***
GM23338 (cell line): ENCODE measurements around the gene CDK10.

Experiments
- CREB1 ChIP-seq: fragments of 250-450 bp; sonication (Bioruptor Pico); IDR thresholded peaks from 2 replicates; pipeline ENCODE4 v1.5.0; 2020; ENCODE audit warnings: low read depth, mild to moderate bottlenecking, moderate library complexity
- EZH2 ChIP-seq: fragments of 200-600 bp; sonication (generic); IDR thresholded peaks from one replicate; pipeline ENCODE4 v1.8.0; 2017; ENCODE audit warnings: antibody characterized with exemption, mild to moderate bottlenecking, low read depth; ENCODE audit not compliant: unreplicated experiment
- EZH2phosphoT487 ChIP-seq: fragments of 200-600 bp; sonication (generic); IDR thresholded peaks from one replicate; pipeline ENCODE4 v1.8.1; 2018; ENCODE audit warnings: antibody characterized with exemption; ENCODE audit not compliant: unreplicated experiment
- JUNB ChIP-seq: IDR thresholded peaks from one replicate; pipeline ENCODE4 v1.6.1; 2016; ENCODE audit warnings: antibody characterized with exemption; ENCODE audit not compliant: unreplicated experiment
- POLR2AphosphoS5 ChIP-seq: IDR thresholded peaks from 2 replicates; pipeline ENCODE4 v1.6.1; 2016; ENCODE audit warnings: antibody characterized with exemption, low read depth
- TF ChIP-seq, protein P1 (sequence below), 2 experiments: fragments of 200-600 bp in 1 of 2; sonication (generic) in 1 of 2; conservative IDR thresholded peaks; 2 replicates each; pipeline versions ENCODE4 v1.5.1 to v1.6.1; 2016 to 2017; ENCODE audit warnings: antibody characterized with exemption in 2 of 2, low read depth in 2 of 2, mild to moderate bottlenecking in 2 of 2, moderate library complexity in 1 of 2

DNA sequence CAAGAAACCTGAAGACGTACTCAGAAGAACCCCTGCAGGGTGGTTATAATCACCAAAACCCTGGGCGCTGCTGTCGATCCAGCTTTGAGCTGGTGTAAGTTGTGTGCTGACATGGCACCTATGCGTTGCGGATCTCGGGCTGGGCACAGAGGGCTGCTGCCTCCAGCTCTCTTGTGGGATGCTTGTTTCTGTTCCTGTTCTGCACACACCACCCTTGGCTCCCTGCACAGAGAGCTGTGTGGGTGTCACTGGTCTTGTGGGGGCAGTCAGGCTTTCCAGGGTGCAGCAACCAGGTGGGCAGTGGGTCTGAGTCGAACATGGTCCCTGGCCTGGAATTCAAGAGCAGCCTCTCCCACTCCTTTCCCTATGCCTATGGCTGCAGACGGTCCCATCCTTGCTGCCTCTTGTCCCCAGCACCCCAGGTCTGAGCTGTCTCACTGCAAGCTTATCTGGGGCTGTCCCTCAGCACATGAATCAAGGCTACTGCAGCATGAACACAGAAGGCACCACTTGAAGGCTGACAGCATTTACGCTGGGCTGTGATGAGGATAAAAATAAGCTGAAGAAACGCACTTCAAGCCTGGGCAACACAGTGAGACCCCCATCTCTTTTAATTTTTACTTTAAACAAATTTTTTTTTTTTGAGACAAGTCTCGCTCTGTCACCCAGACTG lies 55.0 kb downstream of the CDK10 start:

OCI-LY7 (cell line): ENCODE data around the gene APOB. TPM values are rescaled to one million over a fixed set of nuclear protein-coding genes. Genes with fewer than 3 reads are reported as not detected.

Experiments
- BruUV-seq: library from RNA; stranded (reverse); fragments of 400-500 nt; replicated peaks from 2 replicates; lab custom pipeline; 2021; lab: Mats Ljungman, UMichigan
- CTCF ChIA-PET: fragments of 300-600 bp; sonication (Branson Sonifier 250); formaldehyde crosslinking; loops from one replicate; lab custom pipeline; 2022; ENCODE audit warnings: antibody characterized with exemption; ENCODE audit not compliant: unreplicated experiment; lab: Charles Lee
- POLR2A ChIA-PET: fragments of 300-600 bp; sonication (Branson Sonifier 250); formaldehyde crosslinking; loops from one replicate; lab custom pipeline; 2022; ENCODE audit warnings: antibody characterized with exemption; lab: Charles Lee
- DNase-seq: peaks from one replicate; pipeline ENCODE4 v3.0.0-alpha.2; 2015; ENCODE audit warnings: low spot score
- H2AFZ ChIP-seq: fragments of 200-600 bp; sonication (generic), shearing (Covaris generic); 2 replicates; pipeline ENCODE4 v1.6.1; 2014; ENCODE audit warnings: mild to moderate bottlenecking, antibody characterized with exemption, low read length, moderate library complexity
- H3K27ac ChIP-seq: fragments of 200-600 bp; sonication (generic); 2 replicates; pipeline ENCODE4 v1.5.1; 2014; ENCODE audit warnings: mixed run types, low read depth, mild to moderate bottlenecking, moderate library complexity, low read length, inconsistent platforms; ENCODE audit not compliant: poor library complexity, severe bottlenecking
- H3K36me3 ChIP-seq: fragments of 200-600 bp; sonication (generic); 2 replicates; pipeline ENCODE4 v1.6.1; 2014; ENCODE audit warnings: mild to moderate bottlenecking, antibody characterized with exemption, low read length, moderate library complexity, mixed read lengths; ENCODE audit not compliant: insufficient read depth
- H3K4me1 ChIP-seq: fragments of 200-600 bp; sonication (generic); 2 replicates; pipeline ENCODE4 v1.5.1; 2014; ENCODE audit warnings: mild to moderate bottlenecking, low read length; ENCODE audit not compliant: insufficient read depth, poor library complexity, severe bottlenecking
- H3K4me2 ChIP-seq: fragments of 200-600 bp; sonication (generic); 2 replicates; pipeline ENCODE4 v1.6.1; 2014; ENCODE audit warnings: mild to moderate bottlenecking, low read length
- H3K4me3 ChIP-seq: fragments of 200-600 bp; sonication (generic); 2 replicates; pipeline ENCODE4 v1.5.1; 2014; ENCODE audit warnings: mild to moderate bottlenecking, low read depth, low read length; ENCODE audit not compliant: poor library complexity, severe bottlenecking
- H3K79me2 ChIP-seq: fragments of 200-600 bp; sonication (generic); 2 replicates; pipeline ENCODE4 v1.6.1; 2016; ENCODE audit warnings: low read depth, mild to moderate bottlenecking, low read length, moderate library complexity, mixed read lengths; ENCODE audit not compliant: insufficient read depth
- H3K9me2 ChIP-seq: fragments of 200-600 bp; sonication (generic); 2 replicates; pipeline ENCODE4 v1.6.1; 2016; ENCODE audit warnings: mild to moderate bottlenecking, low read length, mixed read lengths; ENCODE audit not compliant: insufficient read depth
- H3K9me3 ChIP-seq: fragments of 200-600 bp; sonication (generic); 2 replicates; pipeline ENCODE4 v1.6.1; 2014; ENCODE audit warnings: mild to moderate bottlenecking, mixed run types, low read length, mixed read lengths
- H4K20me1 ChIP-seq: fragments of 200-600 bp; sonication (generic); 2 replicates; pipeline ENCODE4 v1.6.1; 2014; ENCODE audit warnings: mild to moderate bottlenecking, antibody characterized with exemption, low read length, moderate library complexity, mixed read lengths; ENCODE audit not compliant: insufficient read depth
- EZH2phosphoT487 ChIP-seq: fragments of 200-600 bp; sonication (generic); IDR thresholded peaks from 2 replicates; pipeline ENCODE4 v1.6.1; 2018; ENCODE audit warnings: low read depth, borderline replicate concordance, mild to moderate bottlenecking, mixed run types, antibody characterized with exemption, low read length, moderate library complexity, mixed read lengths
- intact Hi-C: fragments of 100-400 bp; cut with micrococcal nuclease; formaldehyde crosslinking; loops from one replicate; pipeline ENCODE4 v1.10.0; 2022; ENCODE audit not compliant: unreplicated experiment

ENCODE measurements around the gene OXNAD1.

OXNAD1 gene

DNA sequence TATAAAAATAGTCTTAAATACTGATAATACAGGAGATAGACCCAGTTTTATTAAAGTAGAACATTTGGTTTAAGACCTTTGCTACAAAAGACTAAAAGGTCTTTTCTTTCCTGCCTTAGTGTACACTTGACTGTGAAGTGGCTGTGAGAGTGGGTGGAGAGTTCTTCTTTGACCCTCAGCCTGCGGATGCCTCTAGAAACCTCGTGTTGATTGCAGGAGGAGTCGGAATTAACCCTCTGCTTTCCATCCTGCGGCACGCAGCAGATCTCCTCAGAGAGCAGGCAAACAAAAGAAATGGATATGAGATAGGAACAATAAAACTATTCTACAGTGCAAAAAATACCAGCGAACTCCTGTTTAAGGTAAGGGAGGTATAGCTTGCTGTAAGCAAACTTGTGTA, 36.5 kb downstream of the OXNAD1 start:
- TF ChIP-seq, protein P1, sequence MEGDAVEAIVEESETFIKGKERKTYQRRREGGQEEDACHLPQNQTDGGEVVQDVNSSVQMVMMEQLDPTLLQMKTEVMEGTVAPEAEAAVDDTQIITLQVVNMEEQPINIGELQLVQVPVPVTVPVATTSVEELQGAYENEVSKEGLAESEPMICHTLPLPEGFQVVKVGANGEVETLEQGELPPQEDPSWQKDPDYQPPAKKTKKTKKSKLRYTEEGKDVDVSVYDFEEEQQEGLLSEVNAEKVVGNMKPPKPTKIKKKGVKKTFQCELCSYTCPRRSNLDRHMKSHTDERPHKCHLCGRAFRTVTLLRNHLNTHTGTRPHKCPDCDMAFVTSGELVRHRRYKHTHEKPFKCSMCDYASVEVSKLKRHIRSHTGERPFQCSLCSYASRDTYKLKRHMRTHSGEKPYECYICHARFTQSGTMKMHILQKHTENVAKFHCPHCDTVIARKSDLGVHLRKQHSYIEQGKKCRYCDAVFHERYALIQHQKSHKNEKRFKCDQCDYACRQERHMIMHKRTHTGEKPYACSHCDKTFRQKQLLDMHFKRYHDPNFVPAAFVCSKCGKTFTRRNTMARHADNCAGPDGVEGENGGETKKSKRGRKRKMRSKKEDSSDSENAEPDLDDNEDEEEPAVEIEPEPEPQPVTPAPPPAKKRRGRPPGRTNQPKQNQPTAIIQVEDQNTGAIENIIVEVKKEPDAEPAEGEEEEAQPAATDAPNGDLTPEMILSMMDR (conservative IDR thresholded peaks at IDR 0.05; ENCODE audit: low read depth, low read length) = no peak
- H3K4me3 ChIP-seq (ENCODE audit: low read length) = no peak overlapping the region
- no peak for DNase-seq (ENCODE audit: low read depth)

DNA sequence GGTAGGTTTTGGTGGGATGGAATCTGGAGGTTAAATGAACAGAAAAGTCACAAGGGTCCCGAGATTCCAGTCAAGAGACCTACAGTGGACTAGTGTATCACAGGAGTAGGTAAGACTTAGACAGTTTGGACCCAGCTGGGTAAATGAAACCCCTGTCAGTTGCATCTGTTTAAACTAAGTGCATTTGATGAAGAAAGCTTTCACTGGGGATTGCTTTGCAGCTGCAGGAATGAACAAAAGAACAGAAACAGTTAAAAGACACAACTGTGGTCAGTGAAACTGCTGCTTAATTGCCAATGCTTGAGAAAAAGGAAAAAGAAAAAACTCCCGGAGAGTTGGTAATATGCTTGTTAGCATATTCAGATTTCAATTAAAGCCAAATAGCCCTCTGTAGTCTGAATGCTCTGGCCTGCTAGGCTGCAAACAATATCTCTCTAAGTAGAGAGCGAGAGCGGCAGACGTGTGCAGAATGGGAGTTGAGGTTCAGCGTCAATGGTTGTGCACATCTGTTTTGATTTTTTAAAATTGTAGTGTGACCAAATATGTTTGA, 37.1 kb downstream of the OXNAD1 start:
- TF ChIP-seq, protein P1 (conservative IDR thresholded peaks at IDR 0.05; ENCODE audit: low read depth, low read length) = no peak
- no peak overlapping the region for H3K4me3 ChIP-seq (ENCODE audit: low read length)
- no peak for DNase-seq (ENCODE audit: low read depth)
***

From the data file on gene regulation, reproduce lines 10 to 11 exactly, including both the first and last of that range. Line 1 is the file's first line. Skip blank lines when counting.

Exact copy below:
OCI-LY7 (cell line): ENCODE data around the gene APOB. TPM values are rescaled to one million over a fixed set of nuclear protein-coding genes. Genes with fewer than 3 reads are reported as not detected.

Experiments